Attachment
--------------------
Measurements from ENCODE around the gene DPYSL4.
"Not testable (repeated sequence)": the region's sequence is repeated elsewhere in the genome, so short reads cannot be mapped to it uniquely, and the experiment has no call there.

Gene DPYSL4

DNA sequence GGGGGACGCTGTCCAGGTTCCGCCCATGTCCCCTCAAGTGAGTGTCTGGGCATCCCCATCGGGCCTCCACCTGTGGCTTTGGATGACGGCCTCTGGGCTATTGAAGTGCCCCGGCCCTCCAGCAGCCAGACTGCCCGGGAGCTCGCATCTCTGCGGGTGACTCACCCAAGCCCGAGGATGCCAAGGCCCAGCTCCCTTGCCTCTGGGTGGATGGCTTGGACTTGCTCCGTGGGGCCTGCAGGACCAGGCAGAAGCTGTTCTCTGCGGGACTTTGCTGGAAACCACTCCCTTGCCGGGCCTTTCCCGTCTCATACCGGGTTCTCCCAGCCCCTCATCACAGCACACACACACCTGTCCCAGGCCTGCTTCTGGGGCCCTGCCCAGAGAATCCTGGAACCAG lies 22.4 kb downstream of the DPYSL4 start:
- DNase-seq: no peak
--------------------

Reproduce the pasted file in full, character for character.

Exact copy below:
Measurements from ENCODE around the gene DPYSL4.
"Not testable (repeated sequence)": the region's sequence is repeated elsewhere in the genome, so short reads cannot be mapped to it uniquely, and the experiment has no call there.

Gene DPYSL4

DNA sequence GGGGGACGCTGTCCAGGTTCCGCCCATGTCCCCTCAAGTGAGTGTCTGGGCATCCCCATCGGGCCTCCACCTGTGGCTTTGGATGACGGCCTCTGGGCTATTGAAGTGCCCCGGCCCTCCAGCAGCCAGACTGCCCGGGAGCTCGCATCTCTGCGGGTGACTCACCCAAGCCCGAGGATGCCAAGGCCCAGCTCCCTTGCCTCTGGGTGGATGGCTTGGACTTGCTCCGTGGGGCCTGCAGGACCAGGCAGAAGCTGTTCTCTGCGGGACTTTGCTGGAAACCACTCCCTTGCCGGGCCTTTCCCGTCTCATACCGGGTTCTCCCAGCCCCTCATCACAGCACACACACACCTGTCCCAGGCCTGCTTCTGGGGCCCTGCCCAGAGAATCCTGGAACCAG lies 22.4 kb downstream of the DPYSL4 start:
- DNase-seq: no peak